Predicament of KL taxi drivers

Taxi driver Yip wants to make a living and go out for 14 hours work daily to make ends meet.

According to a taxi cab industry, there are currently over 4,000 licenced taxi drivers operating in Kuala Lumpur city.

These taxi drivers want to make a living and go out all day and night long to serve the population every day keeping the city alive.

With rising costs especially in these uncertain economic times and the free Go-KL bus shuttle service eating away their earnings, many of the taxi drivers work for long hours with daily earnings just enough to pay for a place to live, installements and daily expenses at the present moment.

This is a story of one such taxi driver plying the city-choked streets to earn a decent living.

Yip Kim Swee, 53, from Kuala Lumpur has been driving taxi in the city for 11 years and works 14 hours a day, sometime more to make ends meet.

“I drive everyday from 8 am to 10 pm, sometime very late before I call it a day,” said Yip, who stays with his daughter after his wife died a few years.

“It can be tiring but I will get some rest only when I reach home.”

“My earning is not much. If I don’t make enough, who will pay for the loan installments, put food on the table and other expenses,” he asked.

Taxis waiting for passengers at a taxi stand.

The government grant taxi companies taxi permits so Yip, like most other taxi drivers in the city who do not have individual taxi permit, pay monthly installments for the rental-purchase facility of their taxis and if they defaulted on loans, the taxis would be repossessed.

Yip hope the authorities show more consideration to taxi drivers when issuing a summon as they have to pay hefty fines which can affect their earnings.

“Once I park my taxi on a single yellow line in front of a shopping complex. I reason to the enforcement officer that the road was very spacious and there was not much traffic at that time as it was off peak hours but the enforcement officer would not listen to my plea.”

Yip said he has also receive summons to appear at the Land Public Transport Commission (SPAD) office for questions to complaints of overcharging, not stopping when hailed and not using the meters.

This took up much of their time and affected their income.

He also asked that officials in plain clothes and posed as passengers to nap taxi drivers for not using the meters to be more professional in their approach.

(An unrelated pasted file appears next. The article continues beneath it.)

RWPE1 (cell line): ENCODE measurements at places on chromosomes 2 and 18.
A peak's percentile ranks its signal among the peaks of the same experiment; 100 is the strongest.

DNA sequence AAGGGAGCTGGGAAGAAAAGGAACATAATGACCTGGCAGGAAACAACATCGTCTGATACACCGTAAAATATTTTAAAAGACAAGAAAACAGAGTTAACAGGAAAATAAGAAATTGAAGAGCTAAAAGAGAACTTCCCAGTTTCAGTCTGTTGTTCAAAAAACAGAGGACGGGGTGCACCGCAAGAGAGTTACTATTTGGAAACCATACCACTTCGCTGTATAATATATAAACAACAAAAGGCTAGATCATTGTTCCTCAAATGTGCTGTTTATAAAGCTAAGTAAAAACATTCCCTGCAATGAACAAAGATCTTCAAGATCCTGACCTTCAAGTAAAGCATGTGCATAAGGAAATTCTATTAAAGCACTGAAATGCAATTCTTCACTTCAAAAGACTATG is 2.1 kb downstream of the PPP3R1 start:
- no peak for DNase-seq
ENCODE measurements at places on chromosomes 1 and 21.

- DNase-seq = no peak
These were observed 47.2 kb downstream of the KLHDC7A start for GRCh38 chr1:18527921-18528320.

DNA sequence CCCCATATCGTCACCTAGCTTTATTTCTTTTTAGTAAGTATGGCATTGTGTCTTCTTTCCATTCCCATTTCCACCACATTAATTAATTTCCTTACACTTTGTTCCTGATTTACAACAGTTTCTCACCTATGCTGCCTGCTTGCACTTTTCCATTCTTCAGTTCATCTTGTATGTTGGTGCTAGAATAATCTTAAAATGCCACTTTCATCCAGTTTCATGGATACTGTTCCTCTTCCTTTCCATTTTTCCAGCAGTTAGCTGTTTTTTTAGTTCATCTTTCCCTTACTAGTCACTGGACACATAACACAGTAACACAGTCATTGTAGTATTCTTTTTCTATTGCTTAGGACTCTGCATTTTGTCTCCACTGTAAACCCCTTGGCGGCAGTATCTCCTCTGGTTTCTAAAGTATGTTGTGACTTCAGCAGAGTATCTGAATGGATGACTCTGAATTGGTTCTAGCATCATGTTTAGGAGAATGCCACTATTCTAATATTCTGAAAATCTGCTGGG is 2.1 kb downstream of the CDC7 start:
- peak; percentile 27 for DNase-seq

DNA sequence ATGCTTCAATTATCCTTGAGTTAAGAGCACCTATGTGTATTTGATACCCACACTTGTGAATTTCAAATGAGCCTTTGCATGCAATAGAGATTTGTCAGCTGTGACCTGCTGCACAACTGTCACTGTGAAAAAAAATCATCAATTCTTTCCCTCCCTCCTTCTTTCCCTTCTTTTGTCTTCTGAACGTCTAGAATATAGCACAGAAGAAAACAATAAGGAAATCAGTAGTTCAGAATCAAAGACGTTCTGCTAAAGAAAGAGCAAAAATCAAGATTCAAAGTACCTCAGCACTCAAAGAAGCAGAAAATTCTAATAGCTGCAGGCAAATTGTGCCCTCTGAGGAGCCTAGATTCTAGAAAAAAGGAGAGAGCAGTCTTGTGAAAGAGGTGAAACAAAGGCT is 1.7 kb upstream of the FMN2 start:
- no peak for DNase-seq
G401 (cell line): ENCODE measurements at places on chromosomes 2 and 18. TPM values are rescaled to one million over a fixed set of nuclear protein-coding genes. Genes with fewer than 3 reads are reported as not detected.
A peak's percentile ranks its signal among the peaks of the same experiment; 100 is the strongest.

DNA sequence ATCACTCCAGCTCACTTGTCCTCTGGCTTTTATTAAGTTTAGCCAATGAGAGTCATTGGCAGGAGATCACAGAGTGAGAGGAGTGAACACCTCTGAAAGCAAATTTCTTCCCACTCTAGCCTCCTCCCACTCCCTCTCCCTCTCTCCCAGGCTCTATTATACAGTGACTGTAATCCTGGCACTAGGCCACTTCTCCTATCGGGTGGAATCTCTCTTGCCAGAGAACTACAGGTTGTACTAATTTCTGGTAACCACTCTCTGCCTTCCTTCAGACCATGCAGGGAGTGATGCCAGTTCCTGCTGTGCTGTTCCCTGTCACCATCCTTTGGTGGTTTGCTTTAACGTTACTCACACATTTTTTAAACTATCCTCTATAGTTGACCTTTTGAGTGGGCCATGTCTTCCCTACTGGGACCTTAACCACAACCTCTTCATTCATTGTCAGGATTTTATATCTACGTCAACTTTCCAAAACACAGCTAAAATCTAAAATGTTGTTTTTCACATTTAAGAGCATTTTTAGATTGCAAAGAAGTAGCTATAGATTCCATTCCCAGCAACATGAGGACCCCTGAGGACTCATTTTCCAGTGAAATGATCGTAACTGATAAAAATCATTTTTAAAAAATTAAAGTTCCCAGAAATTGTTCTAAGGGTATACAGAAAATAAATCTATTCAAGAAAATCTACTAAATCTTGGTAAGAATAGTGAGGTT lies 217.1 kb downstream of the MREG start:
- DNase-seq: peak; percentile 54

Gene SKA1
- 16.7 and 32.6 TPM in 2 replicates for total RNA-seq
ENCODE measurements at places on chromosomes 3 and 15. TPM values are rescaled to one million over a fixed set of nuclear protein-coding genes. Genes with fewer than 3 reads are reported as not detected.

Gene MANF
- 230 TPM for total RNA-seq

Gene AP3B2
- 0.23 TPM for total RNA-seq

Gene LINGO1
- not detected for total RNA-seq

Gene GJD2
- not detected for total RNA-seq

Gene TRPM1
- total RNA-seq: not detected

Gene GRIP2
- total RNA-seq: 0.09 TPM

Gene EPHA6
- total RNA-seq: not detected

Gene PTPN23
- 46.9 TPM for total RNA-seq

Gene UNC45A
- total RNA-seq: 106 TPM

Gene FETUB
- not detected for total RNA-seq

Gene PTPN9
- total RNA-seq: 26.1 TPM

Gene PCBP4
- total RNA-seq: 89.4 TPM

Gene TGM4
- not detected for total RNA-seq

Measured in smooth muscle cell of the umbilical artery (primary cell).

“They asked how much is the fare to their destinations before getting on the taxis.

“Shouldn’t they just get into the taxi as our taxis use meter?

“This is like tempting us to take the bait. It’s unfair to us, ” added Yip who requested his face not be photographed.

He agreed that taxi drivers who not use the meters are giving honest taxi drivers a bad name.

One reason for not using the meter, he said, is to cover the return fare when the taxi driver drops off passengers and returns empty.

Another reason is the traffic jam. Although the meters are still running when they are caught in the jam, he said this is usually not enough to cover for lost earnings which they could have earn more if they are moving.

Yip also said he has encountered unscrupulous passengers who opened the door and jump off the taxi without paying the fare.

Did you chase after them?

“It’s a waste of time. I consider that a bad day. Lost money can be earned back.”

“Once I had a passenger who said he has no money pay the fare so I asked to keep his handphone as a security. He did call me back a few days later to pay me the fare debt and I return his handphone.”

On fear of hold up, he said he had been robbed twice ever since he started driving taxi.

“I am now cautious in picking passengers having been mugged twice.

“They pointed a pen-knife at me on both occasions and I surrender the day’s takings to them. I did not fight back because to do so means risking serious injury or death. It’s not worth it.”

Yip hope the government will do more to protect taxi drivers from being robbed by handing out heavy penalties so that the taxi drivers can work without fear in a safer work environment.

On the RM520 tyre subsidy given by the government to help them make ends meet and lighten their burdens, Yip said it does not help much.

Yip drives the Proton Waja and it will cost him more than RM800 excluding other charges as each Goodyear tyre (55 cm) cost about RM200 each.